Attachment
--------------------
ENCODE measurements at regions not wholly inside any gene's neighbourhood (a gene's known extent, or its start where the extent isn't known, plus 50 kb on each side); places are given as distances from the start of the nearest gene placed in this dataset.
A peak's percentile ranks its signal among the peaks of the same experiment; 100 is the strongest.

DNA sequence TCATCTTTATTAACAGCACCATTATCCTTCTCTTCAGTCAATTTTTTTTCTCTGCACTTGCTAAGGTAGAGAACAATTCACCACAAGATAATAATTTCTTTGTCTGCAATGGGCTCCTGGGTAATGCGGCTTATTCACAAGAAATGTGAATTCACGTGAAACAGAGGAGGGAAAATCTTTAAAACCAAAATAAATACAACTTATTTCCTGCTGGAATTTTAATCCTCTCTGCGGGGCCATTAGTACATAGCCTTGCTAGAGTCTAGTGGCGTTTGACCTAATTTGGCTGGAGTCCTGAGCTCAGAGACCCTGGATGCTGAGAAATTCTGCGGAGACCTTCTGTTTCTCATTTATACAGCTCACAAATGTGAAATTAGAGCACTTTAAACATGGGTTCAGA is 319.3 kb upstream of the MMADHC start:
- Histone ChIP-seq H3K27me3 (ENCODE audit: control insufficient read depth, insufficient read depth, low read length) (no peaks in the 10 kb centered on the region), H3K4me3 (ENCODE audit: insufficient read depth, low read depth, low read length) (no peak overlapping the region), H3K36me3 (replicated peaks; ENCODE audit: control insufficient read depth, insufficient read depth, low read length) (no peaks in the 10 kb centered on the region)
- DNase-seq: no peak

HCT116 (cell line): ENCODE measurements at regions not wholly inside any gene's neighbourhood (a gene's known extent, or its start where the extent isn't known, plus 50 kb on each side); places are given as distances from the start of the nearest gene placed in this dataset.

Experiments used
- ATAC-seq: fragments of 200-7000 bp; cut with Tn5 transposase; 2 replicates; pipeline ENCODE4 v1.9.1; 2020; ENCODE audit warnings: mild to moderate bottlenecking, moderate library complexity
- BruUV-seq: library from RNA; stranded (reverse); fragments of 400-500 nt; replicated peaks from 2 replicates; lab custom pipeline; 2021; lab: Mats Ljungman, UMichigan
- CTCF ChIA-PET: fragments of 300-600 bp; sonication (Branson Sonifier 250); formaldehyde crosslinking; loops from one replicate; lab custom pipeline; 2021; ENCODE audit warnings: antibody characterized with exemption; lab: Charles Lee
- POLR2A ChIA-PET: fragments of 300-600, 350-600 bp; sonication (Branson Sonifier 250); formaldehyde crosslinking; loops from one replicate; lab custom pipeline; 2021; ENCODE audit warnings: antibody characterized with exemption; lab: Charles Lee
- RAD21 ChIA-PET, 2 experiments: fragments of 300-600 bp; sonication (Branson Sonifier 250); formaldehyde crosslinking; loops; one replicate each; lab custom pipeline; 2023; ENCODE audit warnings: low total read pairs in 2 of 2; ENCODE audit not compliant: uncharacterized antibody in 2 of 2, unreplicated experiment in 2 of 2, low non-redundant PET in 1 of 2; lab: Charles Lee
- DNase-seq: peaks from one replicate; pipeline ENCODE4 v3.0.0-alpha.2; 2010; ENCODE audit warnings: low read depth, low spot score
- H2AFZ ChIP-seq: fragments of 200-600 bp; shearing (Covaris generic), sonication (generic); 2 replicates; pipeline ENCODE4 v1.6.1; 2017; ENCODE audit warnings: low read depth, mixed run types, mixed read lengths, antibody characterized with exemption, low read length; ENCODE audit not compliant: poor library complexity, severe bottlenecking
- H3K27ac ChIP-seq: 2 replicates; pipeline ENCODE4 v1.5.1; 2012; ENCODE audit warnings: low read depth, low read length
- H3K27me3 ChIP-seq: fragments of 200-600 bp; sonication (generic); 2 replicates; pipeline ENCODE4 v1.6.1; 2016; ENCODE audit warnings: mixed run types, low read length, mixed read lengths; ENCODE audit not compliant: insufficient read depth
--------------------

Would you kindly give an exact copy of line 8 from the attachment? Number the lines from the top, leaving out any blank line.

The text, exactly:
- ATAC-seq: fragments of 200-7000 bp; cut with Tn5 transposase; 2 replicates; pipeline ENCODE4 v1.9.1; 2020; ENCODE audit warnings: mild to moderate bottlenecking, moderate library complexity